I was surprised by that, because NaNo serves as a stimulus for people who want to write, to develop habit, etc, but this girl just saw it as some kind of record typing marathon.

About II), that's what i'm doing so far too. Character sketches didn't worked for me at all, i didn't even bothered to create them when new characters appeared. I have notes and situations written down, some more detailed, some very ambiguous, but mostly things happen on "the moment".
I'm finding that the first 100,200 words usually gives me impulse to 400,500, and so on.

It's embarrassing to say this, but during the day sometimes i "daydream" about the story and get some scenes/dialogues/action that i try not to forget until i come home to write it. Also helps to get impulse, knowing beforehand how it begins or ends.

About III), i have yet to do that! But from what i did in college, i will probably have to work on that a bit, i revised things over and over. 
Slow and steady wins the race.

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Offline Mr.J

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Re: Critiques vs Writing Advice
« Reply #4 on: November 14, 2015, 09:05:24 PM »
Oh this is a fab idea Mark! I will bookmark that and read them later. Might even do a critique of each myself before reading your own notes on them. :)

Offline jefGoelz

Re: Critiques vs Writing Advice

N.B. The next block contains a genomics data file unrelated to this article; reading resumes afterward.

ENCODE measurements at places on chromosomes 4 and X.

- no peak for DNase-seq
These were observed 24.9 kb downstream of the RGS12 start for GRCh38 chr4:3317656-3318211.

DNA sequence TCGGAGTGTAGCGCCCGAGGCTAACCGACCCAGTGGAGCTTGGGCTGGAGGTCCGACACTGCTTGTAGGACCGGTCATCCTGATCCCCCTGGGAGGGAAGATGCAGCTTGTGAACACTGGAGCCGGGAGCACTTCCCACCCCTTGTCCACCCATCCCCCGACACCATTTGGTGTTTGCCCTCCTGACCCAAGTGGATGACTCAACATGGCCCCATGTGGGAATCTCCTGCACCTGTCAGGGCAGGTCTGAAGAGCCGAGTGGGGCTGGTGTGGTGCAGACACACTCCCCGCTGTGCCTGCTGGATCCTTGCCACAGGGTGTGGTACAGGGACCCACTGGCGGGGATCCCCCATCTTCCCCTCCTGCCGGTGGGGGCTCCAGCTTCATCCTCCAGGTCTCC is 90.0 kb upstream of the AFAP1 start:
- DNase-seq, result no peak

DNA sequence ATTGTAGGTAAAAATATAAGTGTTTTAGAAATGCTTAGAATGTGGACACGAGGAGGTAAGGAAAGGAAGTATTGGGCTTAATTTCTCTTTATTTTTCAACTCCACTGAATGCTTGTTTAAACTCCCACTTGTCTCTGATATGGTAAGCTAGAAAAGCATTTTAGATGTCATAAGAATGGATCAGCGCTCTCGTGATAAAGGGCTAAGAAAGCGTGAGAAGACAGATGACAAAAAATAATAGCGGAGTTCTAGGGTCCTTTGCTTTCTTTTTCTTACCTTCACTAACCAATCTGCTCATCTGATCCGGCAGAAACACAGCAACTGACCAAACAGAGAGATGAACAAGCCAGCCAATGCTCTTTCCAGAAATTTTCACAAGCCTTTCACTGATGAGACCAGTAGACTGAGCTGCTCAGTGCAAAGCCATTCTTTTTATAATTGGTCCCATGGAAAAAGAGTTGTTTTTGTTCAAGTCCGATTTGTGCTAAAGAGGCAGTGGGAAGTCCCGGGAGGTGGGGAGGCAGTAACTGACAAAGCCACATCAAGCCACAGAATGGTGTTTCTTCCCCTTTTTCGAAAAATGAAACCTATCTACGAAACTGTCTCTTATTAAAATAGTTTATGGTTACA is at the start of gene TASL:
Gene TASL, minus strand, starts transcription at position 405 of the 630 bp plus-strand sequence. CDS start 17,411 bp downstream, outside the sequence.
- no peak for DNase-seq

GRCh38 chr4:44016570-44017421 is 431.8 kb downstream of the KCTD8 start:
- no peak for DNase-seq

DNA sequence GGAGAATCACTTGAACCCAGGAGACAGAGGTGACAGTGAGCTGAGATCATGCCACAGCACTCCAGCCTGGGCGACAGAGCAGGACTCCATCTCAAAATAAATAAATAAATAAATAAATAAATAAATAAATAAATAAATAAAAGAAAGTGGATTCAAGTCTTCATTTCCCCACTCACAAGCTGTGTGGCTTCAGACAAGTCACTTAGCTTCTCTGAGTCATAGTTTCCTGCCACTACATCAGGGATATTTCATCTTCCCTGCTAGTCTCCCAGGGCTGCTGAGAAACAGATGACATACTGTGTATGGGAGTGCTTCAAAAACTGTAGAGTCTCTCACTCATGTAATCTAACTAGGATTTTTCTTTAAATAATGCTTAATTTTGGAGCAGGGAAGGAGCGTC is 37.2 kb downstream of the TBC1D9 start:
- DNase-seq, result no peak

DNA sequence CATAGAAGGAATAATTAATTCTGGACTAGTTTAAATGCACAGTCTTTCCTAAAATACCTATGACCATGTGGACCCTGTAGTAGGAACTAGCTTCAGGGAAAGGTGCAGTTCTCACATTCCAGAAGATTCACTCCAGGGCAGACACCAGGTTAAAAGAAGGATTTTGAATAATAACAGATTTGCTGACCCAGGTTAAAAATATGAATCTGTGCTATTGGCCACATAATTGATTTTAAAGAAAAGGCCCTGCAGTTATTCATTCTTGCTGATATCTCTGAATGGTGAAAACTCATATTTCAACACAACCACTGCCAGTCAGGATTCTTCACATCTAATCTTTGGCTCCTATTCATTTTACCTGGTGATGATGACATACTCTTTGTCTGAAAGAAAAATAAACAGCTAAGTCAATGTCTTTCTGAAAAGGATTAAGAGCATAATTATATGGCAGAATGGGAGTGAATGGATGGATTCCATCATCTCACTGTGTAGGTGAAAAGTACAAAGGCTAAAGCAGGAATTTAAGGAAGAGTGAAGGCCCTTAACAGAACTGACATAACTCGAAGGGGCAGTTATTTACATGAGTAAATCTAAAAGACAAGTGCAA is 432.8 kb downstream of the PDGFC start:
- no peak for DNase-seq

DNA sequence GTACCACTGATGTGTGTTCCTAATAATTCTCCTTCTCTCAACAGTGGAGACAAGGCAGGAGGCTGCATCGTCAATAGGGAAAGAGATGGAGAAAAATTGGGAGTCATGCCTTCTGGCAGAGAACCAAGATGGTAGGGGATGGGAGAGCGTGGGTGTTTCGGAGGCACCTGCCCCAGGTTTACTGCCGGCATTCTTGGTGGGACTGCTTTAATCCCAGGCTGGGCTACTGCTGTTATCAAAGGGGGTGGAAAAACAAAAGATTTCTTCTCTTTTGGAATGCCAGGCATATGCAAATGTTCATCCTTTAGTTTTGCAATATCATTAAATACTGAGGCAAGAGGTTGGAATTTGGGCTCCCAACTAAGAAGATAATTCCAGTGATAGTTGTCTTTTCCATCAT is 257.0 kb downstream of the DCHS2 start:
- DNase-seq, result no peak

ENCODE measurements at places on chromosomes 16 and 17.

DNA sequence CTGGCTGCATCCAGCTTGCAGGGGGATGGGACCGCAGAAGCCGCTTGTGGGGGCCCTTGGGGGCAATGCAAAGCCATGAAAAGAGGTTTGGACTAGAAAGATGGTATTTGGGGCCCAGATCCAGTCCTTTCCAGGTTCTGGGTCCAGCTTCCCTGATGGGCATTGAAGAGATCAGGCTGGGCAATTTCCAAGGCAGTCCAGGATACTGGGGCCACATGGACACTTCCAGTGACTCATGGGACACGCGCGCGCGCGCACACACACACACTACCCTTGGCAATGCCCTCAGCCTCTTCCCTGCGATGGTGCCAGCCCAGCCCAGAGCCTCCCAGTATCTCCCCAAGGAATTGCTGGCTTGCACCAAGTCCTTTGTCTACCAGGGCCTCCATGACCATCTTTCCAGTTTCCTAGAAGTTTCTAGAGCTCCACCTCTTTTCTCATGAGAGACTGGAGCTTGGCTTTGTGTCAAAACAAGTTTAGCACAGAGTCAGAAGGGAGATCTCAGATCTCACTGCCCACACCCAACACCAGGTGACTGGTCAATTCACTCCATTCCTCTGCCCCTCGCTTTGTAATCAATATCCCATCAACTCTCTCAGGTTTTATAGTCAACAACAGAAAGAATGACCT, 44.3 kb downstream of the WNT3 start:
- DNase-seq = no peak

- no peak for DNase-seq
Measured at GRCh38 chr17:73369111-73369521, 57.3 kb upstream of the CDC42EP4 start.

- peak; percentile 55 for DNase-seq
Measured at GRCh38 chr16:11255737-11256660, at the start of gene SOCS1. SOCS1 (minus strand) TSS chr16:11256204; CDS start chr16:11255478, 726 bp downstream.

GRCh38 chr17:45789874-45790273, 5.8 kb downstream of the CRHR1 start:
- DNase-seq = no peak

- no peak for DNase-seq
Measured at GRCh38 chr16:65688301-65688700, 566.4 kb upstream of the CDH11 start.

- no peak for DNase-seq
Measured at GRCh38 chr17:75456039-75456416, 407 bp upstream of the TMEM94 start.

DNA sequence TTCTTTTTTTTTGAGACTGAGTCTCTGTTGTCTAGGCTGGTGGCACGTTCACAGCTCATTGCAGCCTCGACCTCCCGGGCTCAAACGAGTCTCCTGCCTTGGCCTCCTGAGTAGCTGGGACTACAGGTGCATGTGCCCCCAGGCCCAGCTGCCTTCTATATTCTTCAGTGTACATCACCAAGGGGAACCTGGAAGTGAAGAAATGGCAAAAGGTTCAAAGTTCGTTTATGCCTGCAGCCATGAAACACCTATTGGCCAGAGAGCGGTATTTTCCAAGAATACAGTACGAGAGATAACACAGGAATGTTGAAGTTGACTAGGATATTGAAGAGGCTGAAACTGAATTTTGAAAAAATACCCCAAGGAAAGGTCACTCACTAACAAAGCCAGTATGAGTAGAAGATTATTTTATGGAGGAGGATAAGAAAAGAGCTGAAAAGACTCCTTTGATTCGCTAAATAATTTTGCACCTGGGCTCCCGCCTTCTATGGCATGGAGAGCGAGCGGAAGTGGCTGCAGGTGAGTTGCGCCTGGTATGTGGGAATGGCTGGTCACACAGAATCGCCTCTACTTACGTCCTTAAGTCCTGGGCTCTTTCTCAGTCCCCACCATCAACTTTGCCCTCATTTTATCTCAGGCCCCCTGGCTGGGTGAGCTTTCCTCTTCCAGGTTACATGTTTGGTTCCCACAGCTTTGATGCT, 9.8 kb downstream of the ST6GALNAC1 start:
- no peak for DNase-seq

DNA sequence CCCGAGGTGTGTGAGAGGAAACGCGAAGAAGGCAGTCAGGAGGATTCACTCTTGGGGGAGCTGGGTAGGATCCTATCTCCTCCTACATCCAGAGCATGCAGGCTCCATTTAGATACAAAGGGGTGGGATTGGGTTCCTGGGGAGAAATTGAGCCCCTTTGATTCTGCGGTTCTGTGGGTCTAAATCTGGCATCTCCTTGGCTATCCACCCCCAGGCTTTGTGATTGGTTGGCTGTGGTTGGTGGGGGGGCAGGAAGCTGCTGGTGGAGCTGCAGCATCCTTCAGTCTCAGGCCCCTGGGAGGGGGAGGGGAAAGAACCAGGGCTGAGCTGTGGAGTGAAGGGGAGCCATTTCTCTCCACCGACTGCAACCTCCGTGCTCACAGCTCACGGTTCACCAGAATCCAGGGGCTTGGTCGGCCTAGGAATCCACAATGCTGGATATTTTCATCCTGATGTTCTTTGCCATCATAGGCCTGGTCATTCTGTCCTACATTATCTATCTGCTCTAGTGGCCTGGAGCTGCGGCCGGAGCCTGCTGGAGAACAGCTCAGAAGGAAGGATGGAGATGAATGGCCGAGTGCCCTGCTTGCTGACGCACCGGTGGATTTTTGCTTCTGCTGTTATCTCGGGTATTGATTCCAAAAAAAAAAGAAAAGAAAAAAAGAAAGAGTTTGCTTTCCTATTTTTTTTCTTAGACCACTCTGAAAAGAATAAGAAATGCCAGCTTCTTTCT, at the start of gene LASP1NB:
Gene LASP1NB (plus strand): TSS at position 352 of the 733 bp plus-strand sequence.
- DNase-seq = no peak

« Reply #5 on: November 15, 2015, 04:08:34 AM »
I sent in a first page. Bring it.   >:(

Offline CameronJohnston

Re: Critiques vs Writing Advice
« Reply #6 on: November 16, 2015, 09:22:09 AM »
Having recently posted critiques of three fantasy page 1s I am reminded of my old conviction that critique is more valuable than general writing advice even if it's not your work being critiqued.

Even the act of critiquing another person can strengthen your writing.


http://mark---lawrence.blogspot.co.uk/2015/11/you-really-want-me-to-critique-you.html

I cannot agree enough. General writing advice is fine, as far as it goes, but it is very general. Nothing quite like learning from specific crits on a piece digging into the nitty-gritty of it all. Critiquing other people's fiction means you spot things that don't work and then learn not to make those errors in your own writing.

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Offline Barbara J Webb

Re: Critiques vs Writing Advice
« Reply #7 on: November 20, 2015, 07:28:52 PM »
The value of critique is seeing that writing advice applied directly to writing. So you not only get the advice, but a concrete example of why that advice is there--why it exists in the first place.

It's like going from watching exercise videos to working with a personal trainer. It's not like you can't learn the first way, but having someone actively correcting your mistakes as they happen helps you learn that much faster.
Breaking the world one character at a time.

Offline Francis Knight

Re: Critiques vs Writing Advice
« Reply #8 on: November 20, 2015, 10:44:29 PM »
Critiquing and being critiqued are the two most valuable things I did to improve my writing (why I suggest finding a writers' group that suits you)
My tongue has been in my cheek for so long, I've eroded a new mouth.


Duellists Trilogy (as Julia Knight) coming soon from Orbit!